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Jones Bros. Jewelers

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PEORIA, IL

Jones Bros. Jewelers

[dropcap cap=D]espite three years of double-digit growth following a move to a new location and the adoption of a bridal-focused format, Bob Woolsey and his mother, Betty Schlacter, weren’t satisfied. Their marketing just wasn’t keeping pace with the other changes at Jones Bros. Jewelers in Peoria, IL. “We felt we were butting up against a lid and that we needed to try something fresh and dynamic,” Schlacter says of their decision to seek new marketing help. [/dropcap]

DOUBLED BUDGET: The pair turned to Freshley Media Inc., which recommended they double their ad budget as part of a gambit to become the predominant jewelry presence on local radio. The onset of the recession made the decision risky but also meant they could buy cheap radio time.

SIX STATIONS: In March 2009 they rolled out their new campaign across six radio stations with Bob as the friendly, inviting and “believable” voice of the store.

SMART CASUAL: Inside the store, the idea that Jones Bros. is a fun, relaxed environment “where the customer is allowed to make the decision” is underscored by the casually dressed staff (Hawaiian shirts in summer, smart casual in winter but no ties or suits). Freshley also worked with the mother-and-son team to bring the same “good time” ethos to their monthly events (mostly bridal), to drive more traffic to the store.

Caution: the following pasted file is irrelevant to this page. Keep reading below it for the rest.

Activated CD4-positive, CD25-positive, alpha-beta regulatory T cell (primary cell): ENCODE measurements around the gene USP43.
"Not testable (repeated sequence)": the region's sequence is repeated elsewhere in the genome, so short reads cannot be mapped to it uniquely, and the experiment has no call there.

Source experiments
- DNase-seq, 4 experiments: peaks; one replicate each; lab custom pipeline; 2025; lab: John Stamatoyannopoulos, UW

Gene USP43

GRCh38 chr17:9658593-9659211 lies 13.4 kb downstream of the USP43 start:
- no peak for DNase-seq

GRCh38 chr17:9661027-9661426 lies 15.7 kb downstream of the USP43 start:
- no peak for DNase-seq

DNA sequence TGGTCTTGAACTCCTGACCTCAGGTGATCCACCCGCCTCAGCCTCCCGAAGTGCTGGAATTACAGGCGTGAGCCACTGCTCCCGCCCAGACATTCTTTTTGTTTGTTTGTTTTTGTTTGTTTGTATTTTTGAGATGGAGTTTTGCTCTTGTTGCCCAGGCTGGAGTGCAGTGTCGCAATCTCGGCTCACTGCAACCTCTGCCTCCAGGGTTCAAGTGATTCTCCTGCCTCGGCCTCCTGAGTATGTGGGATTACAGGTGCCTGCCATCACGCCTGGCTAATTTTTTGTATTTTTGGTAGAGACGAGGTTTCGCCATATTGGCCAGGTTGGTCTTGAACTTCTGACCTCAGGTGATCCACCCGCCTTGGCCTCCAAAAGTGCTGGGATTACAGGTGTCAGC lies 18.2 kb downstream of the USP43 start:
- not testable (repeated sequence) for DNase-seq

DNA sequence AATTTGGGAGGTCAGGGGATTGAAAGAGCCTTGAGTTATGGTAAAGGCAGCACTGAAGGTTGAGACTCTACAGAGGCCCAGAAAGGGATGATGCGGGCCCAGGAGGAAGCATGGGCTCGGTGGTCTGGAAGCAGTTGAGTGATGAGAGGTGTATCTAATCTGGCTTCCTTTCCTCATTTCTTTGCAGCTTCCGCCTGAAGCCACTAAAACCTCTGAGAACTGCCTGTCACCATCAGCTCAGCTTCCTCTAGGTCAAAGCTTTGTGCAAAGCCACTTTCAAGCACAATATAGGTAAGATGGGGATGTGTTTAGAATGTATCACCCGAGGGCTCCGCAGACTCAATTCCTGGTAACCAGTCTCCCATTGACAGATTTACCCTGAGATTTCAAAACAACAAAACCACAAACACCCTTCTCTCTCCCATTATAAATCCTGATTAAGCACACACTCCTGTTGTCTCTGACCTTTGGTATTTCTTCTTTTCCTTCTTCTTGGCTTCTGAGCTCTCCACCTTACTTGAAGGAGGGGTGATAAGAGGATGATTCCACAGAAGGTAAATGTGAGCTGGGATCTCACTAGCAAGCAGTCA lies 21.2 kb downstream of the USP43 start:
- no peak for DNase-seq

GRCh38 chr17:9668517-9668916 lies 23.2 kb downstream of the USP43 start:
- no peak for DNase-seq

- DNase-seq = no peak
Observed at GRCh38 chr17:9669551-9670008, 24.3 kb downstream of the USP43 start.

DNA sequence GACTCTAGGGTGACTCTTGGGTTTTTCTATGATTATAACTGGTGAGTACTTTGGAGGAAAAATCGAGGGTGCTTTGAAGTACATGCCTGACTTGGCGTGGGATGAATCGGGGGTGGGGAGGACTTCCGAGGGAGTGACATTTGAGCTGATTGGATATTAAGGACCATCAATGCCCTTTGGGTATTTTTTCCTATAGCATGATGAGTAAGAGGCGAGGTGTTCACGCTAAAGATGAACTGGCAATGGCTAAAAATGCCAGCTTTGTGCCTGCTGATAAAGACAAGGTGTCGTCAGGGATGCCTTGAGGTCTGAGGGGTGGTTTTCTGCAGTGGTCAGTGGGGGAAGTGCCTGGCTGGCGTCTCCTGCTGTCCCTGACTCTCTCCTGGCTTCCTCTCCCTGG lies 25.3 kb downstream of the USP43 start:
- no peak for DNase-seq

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SALES SURGE: The results were impressive. Sales surged 26 percent in 2009 to over $4 million; December sales alone were up 48 percent year on year. And this in the depths of the recession. “To be sure the annual gain was helped by an exploding gold business, but that was also part of the media strategy. Gold and bridal were the perfect one-two punch,” says Bruce Freshley.

MARKET DOMINANCE: “If you dominate your market, if you control the last mile, you will grow your business …. In most markets, radio is still the most cost-effective way to reach the most active consumers, especially young adults,” Freshley says. “Every jeweler in your town has a website, but only one jeweler can be the dominant radio advertiser.”